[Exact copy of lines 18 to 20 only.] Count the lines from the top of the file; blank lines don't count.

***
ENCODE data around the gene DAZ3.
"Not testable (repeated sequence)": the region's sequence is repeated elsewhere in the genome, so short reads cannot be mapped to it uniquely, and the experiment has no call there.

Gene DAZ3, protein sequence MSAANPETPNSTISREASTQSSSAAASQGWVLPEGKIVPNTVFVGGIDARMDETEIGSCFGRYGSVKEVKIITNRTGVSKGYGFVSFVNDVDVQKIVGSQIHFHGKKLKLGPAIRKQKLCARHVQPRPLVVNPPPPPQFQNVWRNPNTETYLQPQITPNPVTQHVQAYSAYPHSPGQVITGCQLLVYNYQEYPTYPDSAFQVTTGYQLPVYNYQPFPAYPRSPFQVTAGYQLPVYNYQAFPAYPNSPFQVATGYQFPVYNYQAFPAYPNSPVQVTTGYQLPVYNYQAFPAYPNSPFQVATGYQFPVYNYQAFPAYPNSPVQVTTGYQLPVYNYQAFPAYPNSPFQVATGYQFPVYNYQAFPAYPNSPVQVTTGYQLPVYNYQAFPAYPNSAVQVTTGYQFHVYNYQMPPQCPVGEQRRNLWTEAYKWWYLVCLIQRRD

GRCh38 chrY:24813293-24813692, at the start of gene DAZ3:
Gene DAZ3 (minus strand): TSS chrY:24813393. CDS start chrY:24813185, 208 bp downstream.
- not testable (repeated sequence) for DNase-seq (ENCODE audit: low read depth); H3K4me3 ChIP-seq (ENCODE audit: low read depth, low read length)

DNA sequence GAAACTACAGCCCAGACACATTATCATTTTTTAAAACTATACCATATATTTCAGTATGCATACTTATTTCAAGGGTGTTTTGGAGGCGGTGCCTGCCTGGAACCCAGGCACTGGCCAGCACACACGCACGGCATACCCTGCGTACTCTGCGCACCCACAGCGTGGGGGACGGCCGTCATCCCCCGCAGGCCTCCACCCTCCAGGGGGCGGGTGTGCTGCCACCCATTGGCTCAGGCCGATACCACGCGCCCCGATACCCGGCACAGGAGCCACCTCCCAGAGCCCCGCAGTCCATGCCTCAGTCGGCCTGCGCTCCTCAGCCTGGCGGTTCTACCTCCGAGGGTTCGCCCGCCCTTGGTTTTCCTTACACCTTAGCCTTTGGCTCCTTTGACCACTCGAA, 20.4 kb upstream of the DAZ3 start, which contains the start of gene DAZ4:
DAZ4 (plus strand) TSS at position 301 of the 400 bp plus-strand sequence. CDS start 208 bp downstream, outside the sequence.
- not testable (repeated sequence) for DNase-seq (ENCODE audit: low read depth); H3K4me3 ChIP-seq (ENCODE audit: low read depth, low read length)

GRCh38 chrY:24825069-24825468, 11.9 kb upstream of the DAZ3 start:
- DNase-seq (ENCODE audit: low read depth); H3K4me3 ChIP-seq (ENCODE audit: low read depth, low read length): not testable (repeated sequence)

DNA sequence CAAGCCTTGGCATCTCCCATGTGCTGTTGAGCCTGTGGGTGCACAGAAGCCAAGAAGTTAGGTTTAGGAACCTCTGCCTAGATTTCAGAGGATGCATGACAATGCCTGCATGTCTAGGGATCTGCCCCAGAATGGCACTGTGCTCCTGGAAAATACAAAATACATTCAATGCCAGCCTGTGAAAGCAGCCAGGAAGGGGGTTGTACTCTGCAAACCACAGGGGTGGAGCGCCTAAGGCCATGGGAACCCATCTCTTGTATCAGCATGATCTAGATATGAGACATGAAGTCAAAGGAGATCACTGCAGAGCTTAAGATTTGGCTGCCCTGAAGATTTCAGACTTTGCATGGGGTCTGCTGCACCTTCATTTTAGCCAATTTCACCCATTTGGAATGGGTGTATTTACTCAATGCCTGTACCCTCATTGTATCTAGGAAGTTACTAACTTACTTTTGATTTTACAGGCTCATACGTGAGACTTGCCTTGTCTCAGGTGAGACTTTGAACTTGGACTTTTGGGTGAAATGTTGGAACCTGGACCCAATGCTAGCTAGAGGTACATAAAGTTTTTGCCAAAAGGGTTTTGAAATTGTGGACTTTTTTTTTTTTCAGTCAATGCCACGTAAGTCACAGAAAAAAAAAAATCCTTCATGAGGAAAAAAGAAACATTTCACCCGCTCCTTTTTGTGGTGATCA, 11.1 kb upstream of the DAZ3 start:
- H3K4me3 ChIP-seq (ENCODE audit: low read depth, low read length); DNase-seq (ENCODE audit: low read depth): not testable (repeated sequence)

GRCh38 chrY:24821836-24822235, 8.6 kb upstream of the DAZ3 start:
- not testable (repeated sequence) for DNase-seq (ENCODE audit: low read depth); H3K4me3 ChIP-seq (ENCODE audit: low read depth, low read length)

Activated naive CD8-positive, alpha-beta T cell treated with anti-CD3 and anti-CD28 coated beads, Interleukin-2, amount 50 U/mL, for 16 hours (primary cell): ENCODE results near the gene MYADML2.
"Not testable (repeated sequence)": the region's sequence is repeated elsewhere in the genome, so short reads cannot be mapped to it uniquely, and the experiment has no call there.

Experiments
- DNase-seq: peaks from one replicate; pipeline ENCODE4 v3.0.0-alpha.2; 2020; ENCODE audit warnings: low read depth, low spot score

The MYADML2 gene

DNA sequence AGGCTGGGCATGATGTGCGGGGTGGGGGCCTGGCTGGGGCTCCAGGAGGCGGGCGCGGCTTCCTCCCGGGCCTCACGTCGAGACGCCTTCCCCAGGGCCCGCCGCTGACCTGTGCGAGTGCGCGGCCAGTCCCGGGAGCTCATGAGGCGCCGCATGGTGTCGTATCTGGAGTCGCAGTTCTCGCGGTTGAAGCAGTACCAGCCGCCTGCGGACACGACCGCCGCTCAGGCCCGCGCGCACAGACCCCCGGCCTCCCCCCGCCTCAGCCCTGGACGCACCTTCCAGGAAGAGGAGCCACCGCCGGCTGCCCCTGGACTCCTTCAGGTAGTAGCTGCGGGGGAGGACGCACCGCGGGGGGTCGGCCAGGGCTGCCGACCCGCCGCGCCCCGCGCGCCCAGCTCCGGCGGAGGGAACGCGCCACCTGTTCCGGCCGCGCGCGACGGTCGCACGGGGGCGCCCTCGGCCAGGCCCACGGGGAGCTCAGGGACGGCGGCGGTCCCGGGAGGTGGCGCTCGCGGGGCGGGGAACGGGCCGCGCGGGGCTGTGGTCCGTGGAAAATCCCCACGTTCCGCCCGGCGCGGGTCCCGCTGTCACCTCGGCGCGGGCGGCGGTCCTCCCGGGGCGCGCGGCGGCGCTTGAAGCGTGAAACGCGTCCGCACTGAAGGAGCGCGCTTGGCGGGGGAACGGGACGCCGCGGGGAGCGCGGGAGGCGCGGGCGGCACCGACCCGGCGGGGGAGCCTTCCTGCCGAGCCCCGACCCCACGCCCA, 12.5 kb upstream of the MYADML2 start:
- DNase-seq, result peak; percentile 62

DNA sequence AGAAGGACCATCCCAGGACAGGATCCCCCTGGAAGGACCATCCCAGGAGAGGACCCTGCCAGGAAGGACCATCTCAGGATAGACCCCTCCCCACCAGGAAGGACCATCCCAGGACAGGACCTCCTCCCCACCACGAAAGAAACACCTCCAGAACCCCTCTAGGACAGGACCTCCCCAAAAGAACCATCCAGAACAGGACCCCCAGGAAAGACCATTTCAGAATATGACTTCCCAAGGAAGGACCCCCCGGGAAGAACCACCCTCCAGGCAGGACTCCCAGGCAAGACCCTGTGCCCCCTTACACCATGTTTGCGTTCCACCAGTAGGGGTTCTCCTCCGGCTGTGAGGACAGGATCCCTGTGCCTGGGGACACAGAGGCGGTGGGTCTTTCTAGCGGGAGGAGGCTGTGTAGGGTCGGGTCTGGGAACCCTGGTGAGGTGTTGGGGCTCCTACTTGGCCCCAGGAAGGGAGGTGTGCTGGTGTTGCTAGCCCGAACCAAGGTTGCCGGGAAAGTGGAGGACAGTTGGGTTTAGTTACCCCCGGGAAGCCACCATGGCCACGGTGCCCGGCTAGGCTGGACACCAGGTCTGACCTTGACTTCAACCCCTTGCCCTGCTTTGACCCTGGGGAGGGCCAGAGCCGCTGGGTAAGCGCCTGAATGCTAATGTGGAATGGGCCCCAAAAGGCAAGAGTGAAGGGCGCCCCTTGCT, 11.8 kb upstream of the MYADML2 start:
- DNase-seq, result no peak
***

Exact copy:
Experiments
- DNase-seq: peaks from one replicate; pipeline ENCODE4 v3.0.0-alpha.2; 2020; ENCODE audit warnings: low read depth, low spot score

The MYADML2 gene